Nearly 40 minutes of bonus interviews, at-home scenes, performances and outtakes from the “Pearl Jam Twenty” film.
When contemplating “Pearl Jam Twenty,” it’s helpful to contextualize the 2011 documentary first as a Cameron Crowe film. Think of it as “Almost Famous 2: More Famous-er.” In Crowe’s first rock film, he followed the fictional band Stillwater as it navigated the pitfalls of burgeoning stardom. But the movie ends before Stillwater actually makes it — we’re left to imagine the problems that will inevitably arise between singer Jeff Bebe and guitarist-with-mystique Russell Hammond in the years ahead.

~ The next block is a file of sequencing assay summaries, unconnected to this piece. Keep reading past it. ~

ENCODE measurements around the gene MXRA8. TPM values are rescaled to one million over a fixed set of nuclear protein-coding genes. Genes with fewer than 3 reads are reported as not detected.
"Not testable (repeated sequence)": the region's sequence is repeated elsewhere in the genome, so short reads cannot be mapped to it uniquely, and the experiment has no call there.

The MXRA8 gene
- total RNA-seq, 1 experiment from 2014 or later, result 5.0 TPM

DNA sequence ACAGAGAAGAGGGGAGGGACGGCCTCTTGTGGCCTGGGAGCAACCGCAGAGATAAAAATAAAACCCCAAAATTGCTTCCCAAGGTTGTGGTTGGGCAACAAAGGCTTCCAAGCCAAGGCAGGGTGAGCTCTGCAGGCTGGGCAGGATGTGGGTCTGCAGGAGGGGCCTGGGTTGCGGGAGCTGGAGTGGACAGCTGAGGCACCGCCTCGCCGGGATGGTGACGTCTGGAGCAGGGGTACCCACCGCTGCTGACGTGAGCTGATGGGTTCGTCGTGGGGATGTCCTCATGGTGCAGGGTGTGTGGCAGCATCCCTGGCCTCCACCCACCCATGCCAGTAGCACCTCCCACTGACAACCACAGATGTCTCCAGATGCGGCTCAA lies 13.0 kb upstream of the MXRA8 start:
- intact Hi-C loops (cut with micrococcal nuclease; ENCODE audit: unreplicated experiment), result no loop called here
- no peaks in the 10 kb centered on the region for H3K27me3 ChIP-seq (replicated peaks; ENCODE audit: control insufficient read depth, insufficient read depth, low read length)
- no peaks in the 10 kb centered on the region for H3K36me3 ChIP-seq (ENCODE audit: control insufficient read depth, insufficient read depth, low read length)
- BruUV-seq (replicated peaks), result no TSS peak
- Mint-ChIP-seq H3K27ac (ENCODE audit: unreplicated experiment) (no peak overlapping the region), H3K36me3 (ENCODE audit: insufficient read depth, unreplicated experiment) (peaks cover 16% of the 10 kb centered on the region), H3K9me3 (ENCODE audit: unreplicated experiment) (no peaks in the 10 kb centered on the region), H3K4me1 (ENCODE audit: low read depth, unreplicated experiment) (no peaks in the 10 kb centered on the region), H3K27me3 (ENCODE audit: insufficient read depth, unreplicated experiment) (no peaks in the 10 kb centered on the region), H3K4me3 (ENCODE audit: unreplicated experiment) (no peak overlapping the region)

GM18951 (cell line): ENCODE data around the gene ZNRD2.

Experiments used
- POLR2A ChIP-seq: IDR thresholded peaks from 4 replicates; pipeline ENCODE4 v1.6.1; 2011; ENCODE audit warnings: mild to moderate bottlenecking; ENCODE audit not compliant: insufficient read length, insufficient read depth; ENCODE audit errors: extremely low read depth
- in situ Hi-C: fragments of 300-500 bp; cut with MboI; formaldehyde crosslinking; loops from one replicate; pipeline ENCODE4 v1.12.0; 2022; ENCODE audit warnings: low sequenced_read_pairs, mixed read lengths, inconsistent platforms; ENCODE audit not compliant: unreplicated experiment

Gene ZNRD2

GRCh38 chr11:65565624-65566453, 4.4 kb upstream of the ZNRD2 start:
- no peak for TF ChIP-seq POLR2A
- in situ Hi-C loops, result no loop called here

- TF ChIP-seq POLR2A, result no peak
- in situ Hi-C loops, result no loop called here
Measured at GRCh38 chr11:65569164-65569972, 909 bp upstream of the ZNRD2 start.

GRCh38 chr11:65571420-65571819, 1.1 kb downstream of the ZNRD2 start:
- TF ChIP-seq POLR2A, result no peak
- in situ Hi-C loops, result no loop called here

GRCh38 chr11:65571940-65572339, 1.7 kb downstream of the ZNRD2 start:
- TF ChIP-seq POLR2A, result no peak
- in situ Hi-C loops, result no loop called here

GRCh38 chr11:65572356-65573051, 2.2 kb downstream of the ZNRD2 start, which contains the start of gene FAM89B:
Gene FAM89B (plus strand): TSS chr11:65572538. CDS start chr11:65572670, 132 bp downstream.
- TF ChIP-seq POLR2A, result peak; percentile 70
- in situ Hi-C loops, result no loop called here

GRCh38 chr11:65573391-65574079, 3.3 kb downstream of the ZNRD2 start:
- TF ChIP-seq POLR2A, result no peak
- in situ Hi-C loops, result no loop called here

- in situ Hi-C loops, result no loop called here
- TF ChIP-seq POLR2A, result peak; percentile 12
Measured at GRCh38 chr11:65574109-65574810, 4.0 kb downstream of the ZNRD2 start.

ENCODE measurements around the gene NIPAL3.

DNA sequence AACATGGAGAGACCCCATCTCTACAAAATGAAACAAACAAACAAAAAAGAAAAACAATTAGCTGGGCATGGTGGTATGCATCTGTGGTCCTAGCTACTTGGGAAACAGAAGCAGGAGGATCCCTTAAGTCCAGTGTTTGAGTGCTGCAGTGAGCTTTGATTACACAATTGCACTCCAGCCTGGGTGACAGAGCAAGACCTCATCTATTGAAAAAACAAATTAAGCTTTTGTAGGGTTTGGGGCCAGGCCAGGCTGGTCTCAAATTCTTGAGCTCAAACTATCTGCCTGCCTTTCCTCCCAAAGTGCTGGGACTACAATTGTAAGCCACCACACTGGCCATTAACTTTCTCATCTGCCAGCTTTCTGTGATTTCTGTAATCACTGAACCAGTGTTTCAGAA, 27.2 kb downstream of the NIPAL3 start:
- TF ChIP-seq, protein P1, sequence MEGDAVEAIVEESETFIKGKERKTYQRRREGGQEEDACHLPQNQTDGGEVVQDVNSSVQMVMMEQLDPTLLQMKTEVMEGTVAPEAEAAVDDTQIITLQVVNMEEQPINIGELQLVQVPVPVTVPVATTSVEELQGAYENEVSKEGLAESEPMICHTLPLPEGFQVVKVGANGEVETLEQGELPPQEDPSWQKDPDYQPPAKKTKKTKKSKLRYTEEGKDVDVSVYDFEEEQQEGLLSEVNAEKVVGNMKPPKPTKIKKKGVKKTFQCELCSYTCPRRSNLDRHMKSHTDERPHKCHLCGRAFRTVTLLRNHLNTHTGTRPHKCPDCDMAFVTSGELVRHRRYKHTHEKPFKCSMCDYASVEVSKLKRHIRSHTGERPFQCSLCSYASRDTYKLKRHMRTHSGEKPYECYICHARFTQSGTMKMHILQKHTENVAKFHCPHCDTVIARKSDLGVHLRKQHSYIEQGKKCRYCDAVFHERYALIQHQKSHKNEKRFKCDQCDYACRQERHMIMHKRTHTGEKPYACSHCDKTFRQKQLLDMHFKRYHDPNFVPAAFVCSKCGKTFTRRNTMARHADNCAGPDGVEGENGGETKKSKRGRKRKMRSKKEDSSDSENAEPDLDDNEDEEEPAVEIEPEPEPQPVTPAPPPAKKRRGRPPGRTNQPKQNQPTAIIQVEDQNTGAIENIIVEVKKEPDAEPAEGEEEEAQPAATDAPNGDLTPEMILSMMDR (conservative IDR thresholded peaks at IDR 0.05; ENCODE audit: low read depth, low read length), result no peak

No less an authority than Motorhead’s Lemmy Kilmister once advised a bandmate that there were very few hard, fast rules in rock, but one of them was “don’t wear shorts on stage.”
In the award-winning Netflix drama “The Queen’s Gambit,” Beth Harmon lies awake in bed and imagines a chess board on the ceiling. In the games she projects in the theater of her mind, rooks, pawns and the like skate across the checkered squares with blinding speed. The orphan prodigy considers every move. Her brain races; we see blurred paths of the advancements and reversals, the contrails of where Harmon’s thoughts start and end. She deliberates until she lands on an unassailable strategy and achieves the seemingly impossible: perfection.